http://forum.nasaspaceflight.com/index.php?topic=37563.0

http://www.xprize.org/about/what-is-an-xprize
I don't think you can begin to design any sort of mission until you know the equation of motion in free space.

Well before we start designing missions, we could design some simple performance objectives first. A good place to start? Prove these thrusters work as advertised.
« Last Edit: 05/12/2015 09:33 PM by Mulletron »
Challenge your preconceptions, or they will challenge you. - Velik

Offline WarpTech

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There's still the issue of drifting off tune with temperature

... and acceleration. That is why I believe now that it should be pulsed, not steady state operation.

Todd

Offline Rodal

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From the thermal and A/m plots from EW, most of the resonance is happening at the big end. I would not put the magnetron in that space because the input there will probably perturb the waves. Shawyer put the input near the small end. I would put it "at" the small end, depending on wave polarization. The walls should do most of the reflecting, not the small end.

Todd D.

Please take a gander at this Demo Drive by Shawyer: http://forum.nasaspaceflight.com/index.php?action=dlattach;topic=36313.0;attach=829850

It seems to have the feed near the big diameter end.

Good call doctor. I find the stub coupler/feed at the larger diameter of the cavity interesting...thinking this was  the end with the highest return loss/standing wave at 2.4 GHz...perhaps not.

The stepper motor appears to be adjusting the length of a tuning stub centered in the cavity on the narrow end, probably something like this: http://i.stack.imgur.com/Vfdxq.png Its and old tried and true methodology.

Regardless, this tuning stub is simply a matching element which can be fixed (non-adjustable) once a center frequency is set and a tuning stub length measurement can be made. Normally, this tuning stub is adjusted for best S parameter match/bandwidth: http://www.antenna-theory.com/definitions/sparameters.php

Thank you.  I agree with you   :)

If that stub extends inside the frustum, that would explain why he put the input at the big end. I still say, it should be at the small end to avoid perturbing the harmonics.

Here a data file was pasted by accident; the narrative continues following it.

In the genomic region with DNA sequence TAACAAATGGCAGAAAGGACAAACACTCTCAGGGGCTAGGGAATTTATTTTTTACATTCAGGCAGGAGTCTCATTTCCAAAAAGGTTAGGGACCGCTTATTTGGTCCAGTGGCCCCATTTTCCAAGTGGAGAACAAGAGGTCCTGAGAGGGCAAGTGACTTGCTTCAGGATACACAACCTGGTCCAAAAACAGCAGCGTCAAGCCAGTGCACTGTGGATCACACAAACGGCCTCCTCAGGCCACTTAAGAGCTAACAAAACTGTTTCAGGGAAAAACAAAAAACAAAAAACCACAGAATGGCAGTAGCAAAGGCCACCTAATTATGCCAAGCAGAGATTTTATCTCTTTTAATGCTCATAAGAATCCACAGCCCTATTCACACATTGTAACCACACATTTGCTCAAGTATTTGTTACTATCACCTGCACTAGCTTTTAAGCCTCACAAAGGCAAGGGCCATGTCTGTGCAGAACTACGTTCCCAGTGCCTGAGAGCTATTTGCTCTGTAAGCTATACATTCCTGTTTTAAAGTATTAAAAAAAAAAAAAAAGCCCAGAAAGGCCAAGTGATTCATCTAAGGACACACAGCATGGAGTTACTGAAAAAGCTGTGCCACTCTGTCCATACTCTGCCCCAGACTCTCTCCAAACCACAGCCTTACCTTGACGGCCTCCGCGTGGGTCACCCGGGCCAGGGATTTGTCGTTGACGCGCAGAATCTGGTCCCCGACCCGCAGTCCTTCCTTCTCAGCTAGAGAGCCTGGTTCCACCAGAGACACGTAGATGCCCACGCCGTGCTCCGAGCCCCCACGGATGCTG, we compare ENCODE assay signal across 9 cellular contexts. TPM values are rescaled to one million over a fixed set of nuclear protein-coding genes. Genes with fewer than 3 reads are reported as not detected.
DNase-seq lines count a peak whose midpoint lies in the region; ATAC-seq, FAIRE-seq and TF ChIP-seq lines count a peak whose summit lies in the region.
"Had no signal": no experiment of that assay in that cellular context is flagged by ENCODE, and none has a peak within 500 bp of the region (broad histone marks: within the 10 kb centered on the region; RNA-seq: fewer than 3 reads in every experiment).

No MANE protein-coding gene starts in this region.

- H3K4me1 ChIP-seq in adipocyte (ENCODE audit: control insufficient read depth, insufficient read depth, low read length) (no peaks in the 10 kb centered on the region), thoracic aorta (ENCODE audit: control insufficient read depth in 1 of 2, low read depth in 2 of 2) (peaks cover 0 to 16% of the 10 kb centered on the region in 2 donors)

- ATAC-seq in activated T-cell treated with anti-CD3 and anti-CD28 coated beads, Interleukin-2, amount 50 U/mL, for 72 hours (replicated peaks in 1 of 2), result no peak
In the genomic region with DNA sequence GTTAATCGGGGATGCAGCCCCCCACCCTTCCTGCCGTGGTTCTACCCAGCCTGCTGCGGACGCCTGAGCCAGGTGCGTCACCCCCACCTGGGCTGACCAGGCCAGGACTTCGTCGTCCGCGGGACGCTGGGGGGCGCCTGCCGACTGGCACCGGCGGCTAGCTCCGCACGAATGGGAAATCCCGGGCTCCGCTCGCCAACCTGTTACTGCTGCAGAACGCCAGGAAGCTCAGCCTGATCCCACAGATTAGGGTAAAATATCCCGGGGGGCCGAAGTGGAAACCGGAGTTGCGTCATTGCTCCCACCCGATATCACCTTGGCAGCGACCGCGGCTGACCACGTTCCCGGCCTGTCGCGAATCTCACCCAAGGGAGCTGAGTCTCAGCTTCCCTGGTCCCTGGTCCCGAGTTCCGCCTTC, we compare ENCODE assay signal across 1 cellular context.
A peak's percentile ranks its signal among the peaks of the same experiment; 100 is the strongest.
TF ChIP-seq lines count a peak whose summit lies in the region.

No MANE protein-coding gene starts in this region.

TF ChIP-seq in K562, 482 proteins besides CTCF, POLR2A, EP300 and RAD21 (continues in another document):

Todd

Somebody else pointed out that Shawyer's Demonstrator was feed via a waveguide instead of via coax.  Does that make any difference to your point that feeding should preferentially occur (if possible) at the small end to avoid perturbing harmonics? In other words do you think that feeding with a waveguide avoids perturbing harmonics and therefore if one feeds with a waveguide (fed upstream from a magnetron) you could just as well feed the waveguide at the big end ?
« Last Edit: 05/12/2015 09:45 PM by Rodal »

Offline Rodal

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There's still the issue of drifting off tune with temperature

... and acceleration. That is why I believe now that it should be pulsed, not steady state operation.

Todd
That also makes sense to me. 

Separately, but interestingly the Serrano Field Effect Boeing Darpa device tested by Dr. White displayed the highest thrust/InputPower of any device, yet it only showed very short time impulses (like Dirac Delta Functions) instead of steady state operation (although to me its principle of operation is very different from the EM Drive, Dr. White classified this device also as a Q-thuster).

This is the text for Boeing/DARPA in slide 40 of Dr. White's presentation (http://ntrs.nasa.gov/archive/nasa/casi.ntrs.nasa.gov/20140000851.pdf ):

<<SFE Test Article at JSC

In 2013, Boeing/DARPA sent Eagleworks Lab an SFE test article for testing and evaluation

Evaluation of the test article in and out of a Faraday Shield performed from Feb through June 2013.

There is a consistent transient thrust at device turn-on and turn-off that is consistent with Qthruster physics
The magnitude of the thrust scaled approximately with the cube of the input voltage (20-110uN).
The magnitude of the thrust is dependent on the AC content of the turn-on and turn-off pulse
Specific force of transient thrust was in the ~1- 20 N/kW range.

~20-110 uN Thrust Pulses
Specific Force ~1-20N/kW>>

NASA Eagleworks also provided this information in a 2013 Newsletter, which is available in the Internet from this link:  https://xa.yimg.com/kq/groups/86787010/513081407/name/Eagleworks+Newsletter+2013.pdf

that reads:

<<NASA/Boeing/SFE Campaign: Boeing/DARPA sent Eagleworks Lab an SFE test article for testing and
evaluation. The guest thruster was evaluated in numerous test configurations using varying degrees of
Faraday shielding and vacuum conditions. Observations show that there is a consistent transient thrust
at device turn-on and turn-off that is consistent with Q-thruster physics. The magnitude of the thrust
scaled approximately with the cube of the input voltage (20-110uN). The magnitude of the thrust is
dependent on the AC content of the turn-on and turn-off pulse. Thrust to power of transient thrust was
in the ~1-20 N/kW range


Yes, that's twenty Newtons per kiloWatt on the upper range

Notice that the SFE Boeing Darpa Thrust/InputPower is 50 times greater than Shawyer's Flight Thruster shown on the slide to the right of it
« Last Edit: 05/12/2015 10:04 PM by Rodal »

Offline PaulF

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There's still the issue of drifting off tune with temperature

... and acceleration. That is why I believe now that it should be pulsed, not steady state operation.

Todd
That also makes sense to me. 

Separately, but interestingly the Serrano field effect device tested by Dr. White displayed the highest thrust/InputPower of any device, yet it only showed very short time impulses (like Dirac Delta Functions) instead of steady state operation (although to me its principle of operation is very different from the EM Drive, Dr. White classified this device also as a Q-thuster).
Forgive me for interrupting, but with pulsing, do you mean Pulse Width Modulation or PWM?